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P327. Mortality from inflammatory bowel disease in a healthcare area of Gijon, Spain: Results from the study of a hospital registry from 1992 to 2006

C. Saro Gismera IV1, C. de la Coba1, F. Roman1, R. García1, M. Posadilla1, R. Tojo1, A. Álvarez1, P. Varela1, J. Perez-Pariente1, I. Méndez2, P. Lázaro3

1Hospital of Cabueñes, Gijón-Asturias, Spain; 2Técnicas avanzadas de Investigación en Servicios de Salud (TAISS), Madrid, Spain; 3TAISS, Madrid, Spain

Aim: Study of mortality, IBD related mortality and survival related factors in IBD patients from a Healthcare area at Gijón, Spain.

Materials and Methods: Design: Hospital Registry of data from all IBD patients treated from 1992 to 2006 at different hospitals of the Healthcare area of the Cabueñes Hospital. A descriptive study was performed for all cause mortality and of IBD related deaths from data for the whole sample. IBD survival and its related factors were studied by Cox regression techniques. Mortality and the Standardized Mortality Ratio (SMR) were computed after an aggregation by sex, age at dead, and periods of five years. Mortality rates were studied with Poisson regression techniques. Demographic data of the area population were collected from national and local statistical sources. The standardization was made with data from the CE-15 European population.

Results: The registry included data from 1,134 patients of IBD, of which 373 (32.9%) were diagnosed before 1992. It consisted of 498 Crohn Disease (CD) (43.9%), 605 Ulcerative Colitis (UC) (53.3%), and 31 Undetermined Colitis (UNC) (2.7%) patients. Deaths for all causes were 106 (9.3%), being 40 (8.0%) in CD patients, 65 (10.8%) in UC patients, and 1 (3.2%) in the UNC group. Of them, 14 deaths (13.2% of all deaths; 7 in CD and 7 in UC patients) were related with IBD. Patients whose death was related to IBD had shorter progression time of their disease, and were more likely to have suffered from IBD related tumours. Within patients dead by IBD, CD patients were diagnosed at later ages, whereas CU patients were more likely to have a pancolic extension of their lesions. Cox' survival models showed higher hazard ratios between those who were older at diagnosis, and who developed IBD related tumours. Being diagnosed later, after longer periods with IBD symptoms, showed an almost significant slight rising trend in mortality. SMR for all deaths for the whole period was 0.77 (CI95% = 0.63–0.94), which is not higher than that from the general population mortality. SMR for CD was 1.00 (CI95% = 0.71–1.37), and for UC 0.69 (CI95% = 0.53–0.88). The study of SMR along the study period did not show differences with the general population. IBD related mortality was associated with being older than 60 years, and it decreased in the last 5 years of the study.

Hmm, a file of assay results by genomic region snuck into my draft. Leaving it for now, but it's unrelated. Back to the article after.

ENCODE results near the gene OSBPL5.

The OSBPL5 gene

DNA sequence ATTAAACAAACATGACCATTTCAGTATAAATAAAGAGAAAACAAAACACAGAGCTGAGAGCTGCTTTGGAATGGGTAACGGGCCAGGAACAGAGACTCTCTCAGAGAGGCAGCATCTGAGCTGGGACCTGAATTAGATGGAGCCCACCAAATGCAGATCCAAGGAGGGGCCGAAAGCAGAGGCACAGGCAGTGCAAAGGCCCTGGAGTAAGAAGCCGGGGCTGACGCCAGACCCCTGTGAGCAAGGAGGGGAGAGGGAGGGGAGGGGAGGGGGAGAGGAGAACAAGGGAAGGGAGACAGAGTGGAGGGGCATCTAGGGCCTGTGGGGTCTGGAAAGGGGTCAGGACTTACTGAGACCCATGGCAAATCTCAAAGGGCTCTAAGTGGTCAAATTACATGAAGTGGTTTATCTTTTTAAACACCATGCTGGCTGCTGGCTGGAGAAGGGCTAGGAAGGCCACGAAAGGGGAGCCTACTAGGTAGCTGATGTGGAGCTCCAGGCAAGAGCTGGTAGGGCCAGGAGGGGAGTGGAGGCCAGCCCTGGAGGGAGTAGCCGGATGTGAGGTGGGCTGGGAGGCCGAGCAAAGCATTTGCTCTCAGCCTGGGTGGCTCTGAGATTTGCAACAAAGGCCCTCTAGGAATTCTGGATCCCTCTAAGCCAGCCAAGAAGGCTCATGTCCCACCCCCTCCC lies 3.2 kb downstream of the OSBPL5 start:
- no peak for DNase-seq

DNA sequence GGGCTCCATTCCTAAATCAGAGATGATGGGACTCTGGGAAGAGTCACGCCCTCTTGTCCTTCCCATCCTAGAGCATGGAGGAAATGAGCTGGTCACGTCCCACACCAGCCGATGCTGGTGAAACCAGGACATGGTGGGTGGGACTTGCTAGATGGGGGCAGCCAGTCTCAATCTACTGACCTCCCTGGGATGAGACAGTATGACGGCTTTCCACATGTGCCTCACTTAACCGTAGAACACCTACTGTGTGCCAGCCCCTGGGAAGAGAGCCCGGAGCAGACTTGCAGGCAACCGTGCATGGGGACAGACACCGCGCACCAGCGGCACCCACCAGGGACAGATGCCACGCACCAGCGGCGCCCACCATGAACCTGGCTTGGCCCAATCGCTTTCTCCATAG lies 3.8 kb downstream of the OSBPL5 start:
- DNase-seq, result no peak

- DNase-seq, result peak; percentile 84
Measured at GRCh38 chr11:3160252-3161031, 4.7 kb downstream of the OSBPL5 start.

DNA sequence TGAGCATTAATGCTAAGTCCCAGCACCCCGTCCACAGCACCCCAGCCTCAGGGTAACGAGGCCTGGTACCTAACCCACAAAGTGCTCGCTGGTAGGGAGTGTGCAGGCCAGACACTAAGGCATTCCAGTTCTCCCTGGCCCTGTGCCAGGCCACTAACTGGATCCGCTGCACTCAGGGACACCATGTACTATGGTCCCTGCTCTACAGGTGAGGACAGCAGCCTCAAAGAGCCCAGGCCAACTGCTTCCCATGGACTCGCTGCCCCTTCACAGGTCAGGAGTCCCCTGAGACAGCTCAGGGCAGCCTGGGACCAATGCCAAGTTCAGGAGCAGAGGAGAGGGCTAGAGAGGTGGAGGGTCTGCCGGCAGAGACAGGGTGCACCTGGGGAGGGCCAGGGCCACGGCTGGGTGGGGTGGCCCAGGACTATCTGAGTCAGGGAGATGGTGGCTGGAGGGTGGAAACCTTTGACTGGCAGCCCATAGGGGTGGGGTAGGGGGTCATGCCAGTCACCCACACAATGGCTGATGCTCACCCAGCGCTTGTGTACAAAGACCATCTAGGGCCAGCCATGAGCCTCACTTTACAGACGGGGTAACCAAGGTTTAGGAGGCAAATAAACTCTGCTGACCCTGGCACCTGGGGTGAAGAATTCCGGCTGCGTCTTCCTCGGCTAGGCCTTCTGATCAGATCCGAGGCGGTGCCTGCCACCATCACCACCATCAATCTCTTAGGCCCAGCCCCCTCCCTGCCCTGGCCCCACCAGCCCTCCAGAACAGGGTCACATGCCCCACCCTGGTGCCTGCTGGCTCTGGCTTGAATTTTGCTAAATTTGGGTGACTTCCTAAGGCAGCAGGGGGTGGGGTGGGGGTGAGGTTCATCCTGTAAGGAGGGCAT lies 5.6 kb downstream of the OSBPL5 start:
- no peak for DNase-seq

Conclusion: Mortality between IBD patients is not different from that of the general population. However, those who die from IBD related causes are diagnosed later, at an older age, have a shorter evolution of their disease, and developed tumours related with IBD at a higher rate.